The murdered man, John Poole, sometimes recorded as Pool, was a 49-year-old excavator and navvy from nearby Croxton. Described as being in the prime of life, John Poole was a strong man, of good repute, and much respected. It was reported that he was a man of a roving disposition, and thinking he could do better in the far West, that land of promise to the poor, emigrated to America in the 1850s. There he remained for several years, and having saved some money, returned to England where he went to reside with his father and sister at Croxton. As a navvy he occasionally travelled to different parts of the country to work on various construction projects, between which he invariably made his way home. A popular local character, he was dubbed "American Jack" on account of his travelling to the United States. When not working, John Poole had a partiality for showy attire and dressed rather flamboyantly. He was particularly fond of a red plush waistcoat, embossed with black braided flowers and studded with white pearl buttons. He wore this garment for an early photograph, he having enough disposable income to pay for what was a relatively new medium. The photograph may have been taken during his time in America.
Having returned home after working on a railway being constructed in North Staffordshire, "American Jack" decided to enjoy a relaxing day and walked to the Four Crosses Inn wearing his favoured apparel that he usually reserved for holiday occasions. On Monday January 6th he left his father's house about nine o'clock in the morning wearing a nearly-new pair of strong waterproof lace-up boots. He was next seen by William Birch, a tailor, at between one and two o'clock, and was then still wearing the plush waistcoat, which Birch had made some years before. Poole was next seen at two o'clock, at the Four Crosses Inn. Familiar to the family running the establishment, he went into the kitchen and sat down to enjoy some ale.
It was not too long afterwards that George Bentley, a "a miserable, half-starved-looking wayfarer, tramping from his native Eccleshall, apparently to a situation in the country, came to the public-house door, and begged of the landlady, Jane Turner, to give him a drop of beer." She said she had no "common beer," and refused to serve him. He was walking reluctantly away, when the rough navvy, his kindly heart touched, as it often was, with a generous impulse, hailed him, invited him into the kitchen, and calling for a fresh supply of ale, "treated" him to a drink. During their conversation it transpired that they had been casually acquainted years before, both being natives of the locality. On this discovery another jug of ale was ordered, which Poole paid for, as he had the former round, out of a brown canvas bag, which he took from an inside pocket of his waistcoat in which he was accustomed to keep his money. The bag contained a number of half-crowns and florins, and the sight of the money would appear to have aroused Bentley's cupidity, and incited him to commit the murder.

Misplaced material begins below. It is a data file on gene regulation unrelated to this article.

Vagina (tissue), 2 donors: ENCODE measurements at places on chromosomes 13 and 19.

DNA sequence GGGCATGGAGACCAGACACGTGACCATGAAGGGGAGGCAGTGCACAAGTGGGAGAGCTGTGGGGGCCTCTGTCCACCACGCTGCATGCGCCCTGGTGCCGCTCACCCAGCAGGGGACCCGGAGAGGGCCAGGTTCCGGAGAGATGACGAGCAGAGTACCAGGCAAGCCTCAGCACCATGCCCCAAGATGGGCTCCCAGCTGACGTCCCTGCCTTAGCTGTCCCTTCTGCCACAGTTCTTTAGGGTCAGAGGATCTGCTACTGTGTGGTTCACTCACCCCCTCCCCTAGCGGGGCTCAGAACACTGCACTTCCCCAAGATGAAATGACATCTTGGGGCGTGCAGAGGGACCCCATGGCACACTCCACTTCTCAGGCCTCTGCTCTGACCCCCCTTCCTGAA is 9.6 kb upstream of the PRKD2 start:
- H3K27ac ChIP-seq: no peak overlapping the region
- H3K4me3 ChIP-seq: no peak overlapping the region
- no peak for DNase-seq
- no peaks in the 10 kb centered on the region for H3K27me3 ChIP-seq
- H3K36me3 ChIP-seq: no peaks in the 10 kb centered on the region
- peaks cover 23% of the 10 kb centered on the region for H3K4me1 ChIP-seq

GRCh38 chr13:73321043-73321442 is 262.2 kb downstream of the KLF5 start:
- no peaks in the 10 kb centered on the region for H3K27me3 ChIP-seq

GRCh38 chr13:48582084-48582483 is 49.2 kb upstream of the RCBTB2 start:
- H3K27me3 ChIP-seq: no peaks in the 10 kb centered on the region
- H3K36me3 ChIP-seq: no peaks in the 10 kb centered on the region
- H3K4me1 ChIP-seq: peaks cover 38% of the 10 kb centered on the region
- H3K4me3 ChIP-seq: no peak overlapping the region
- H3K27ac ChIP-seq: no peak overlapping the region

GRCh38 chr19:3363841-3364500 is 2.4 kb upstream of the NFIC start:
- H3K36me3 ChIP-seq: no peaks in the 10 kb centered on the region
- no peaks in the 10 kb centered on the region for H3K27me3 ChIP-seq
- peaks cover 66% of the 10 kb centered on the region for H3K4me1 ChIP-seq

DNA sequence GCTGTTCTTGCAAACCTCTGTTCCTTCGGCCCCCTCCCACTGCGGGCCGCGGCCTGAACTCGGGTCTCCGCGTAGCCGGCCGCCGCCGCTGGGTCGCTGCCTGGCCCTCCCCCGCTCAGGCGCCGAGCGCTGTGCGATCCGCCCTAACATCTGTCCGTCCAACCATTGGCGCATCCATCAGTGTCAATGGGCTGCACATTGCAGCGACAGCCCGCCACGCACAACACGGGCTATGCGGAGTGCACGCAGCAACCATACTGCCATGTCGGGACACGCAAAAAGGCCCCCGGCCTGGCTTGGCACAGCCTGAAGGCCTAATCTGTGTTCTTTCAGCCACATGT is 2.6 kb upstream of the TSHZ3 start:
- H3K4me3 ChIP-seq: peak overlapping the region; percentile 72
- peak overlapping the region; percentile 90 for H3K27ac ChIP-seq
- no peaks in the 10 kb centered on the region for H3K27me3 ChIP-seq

In the course of conversation John Poole told Bentley that he had made £6 out of his last job, along with the new pair of boots he was wearing. Bentley said he had work to go to at Crewe. More ale having been disposed of, at four o'clock in the afternoon John Poole left the Four Crosses Inn but, before heading up the road, called at the blacksmith's shop next door, possibly for a quick chat with the occupier Richard Dodd. He then went right at the crossroads, taking the road towards Walk Mill, in the direction of a house where an acquaintance named Hitchens resided. His way home would have been by another of the cross-roads. It was probably because of this that soon afterwards George Bentley, wearing a slop, moleskin trousers, and a red handkerchief, with white spots in the middle and a white stripe at the outside, came to ask Dodd, who could from his smithy see all who passed down the four roads, which road old Jack had taken. The blacksmith indicated the way Poole had gone, and Bentley went in the same direction at some pace. The blacksmith later observed that John Poole was slightly the worse for liquor, while Bentley was quite sober.